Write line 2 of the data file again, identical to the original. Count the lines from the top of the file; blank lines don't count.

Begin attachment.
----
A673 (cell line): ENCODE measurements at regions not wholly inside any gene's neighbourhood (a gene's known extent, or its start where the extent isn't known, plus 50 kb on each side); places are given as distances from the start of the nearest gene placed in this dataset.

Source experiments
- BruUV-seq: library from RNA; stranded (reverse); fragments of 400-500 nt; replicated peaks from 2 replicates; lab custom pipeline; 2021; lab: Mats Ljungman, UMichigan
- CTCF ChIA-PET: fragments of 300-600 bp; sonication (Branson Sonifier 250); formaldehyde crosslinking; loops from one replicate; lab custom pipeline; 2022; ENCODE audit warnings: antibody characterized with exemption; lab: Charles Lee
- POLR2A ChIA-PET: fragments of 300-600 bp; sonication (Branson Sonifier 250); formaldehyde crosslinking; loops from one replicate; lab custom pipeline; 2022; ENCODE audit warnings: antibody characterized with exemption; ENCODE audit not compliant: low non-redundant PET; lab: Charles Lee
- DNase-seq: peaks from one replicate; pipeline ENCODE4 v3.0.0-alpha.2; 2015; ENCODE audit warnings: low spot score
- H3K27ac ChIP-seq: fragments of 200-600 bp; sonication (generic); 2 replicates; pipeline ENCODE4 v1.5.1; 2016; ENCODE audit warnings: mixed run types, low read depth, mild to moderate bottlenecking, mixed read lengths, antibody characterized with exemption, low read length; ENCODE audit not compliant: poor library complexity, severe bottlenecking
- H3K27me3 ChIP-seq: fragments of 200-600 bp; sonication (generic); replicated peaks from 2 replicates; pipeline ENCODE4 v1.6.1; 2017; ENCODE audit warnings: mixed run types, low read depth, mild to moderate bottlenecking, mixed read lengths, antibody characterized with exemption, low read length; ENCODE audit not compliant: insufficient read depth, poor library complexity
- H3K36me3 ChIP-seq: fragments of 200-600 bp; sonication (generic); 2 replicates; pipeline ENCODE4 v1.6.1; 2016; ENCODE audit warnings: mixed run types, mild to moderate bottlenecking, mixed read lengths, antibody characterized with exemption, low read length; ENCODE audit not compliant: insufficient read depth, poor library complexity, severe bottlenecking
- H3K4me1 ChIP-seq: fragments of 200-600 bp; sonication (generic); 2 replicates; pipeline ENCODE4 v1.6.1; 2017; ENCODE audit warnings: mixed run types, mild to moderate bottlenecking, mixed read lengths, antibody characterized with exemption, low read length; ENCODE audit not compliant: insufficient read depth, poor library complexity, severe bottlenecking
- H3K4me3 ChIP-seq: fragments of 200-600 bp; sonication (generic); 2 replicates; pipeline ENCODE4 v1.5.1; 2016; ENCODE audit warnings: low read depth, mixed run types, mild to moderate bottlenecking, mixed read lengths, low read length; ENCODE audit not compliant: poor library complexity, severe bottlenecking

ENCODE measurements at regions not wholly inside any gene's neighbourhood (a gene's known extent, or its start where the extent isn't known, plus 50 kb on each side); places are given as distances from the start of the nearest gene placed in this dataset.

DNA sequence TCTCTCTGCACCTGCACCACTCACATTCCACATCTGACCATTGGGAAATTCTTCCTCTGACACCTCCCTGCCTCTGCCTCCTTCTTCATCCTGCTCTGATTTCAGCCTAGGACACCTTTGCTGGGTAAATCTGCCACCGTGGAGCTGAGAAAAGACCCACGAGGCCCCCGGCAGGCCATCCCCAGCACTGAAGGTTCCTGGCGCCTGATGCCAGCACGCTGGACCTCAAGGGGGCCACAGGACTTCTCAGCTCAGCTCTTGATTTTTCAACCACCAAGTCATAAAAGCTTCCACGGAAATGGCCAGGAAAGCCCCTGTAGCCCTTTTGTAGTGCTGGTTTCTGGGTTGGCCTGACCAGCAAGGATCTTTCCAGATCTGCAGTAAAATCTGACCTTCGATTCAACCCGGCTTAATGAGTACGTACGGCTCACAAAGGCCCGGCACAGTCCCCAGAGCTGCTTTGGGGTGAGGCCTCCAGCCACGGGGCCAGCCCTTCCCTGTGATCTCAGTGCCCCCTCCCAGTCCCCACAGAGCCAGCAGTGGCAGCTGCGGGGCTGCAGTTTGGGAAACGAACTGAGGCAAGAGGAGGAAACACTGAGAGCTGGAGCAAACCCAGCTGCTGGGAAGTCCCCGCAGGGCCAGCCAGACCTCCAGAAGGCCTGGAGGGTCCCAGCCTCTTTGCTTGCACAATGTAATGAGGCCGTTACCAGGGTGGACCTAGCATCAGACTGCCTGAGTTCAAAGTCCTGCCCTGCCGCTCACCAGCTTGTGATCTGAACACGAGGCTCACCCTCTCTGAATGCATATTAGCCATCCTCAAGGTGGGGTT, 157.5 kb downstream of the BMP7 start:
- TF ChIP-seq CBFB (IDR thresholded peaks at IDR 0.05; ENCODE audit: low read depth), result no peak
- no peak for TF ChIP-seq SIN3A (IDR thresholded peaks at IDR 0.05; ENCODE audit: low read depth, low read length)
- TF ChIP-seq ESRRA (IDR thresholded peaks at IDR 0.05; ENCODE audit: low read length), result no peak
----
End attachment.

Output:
Source experiments